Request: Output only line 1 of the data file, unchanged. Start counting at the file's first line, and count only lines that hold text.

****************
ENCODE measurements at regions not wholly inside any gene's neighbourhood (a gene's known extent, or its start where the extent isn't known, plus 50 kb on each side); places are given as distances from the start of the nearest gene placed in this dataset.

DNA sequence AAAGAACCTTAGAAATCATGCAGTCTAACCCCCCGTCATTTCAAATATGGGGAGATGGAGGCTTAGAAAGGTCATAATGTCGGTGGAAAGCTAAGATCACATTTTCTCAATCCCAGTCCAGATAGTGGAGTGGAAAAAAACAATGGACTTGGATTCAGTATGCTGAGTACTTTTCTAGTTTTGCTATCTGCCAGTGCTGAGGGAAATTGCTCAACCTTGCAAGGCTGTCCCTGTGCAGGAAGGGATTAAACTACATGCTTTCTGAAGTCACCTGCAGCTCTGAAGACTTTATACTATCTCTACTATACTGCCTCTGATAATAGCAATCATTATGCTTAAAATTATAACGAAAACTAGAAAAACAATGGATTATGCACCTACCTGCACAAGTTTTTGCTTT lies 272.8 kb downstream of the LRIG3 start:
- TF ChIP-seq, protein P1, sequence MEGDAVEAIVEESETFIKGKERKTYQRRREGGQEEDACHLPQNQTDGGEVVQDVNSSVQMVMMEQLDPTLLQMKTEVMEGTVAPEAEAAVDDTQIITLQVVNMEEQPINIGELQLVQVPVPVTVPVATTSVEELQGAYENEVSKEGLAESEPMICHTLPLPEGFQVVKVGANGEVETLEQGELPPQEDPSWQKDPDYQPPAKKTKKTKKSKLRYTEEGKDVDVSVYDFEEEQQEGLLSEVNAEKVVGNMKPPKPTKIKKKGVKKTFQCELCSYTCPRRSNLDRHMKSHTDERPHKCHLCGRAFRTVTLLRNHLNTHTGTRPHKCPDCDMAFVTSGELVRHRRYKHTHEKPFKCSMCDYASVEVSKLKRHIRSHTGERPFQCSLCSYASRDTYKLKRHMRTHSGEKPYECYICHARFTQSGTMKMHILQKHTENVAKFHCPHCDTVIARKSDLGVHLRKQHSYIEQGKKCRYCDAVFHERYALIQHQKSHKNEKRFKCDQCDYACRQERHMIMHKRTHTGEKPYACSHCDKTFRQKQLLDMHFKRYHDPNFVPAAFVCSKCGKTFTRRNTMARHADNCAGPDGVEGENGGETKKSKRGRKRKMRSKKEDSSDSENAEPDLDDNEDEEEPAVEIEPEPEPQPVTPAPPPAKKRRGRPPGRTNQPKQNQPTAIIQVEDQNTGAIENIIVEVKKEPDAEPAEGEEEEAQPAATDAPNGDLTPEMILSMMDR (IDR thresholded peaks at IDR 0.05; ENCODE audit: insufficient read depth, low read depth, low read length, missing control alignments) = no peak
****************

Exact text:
ENCODE measurements at regions not wholly inside any gene's neighbourhood (a gene's known extent, or its start where the extent isn't known, plus 50 kb on each side); places are given as distances from the start of the nearest gene placed in this dataset.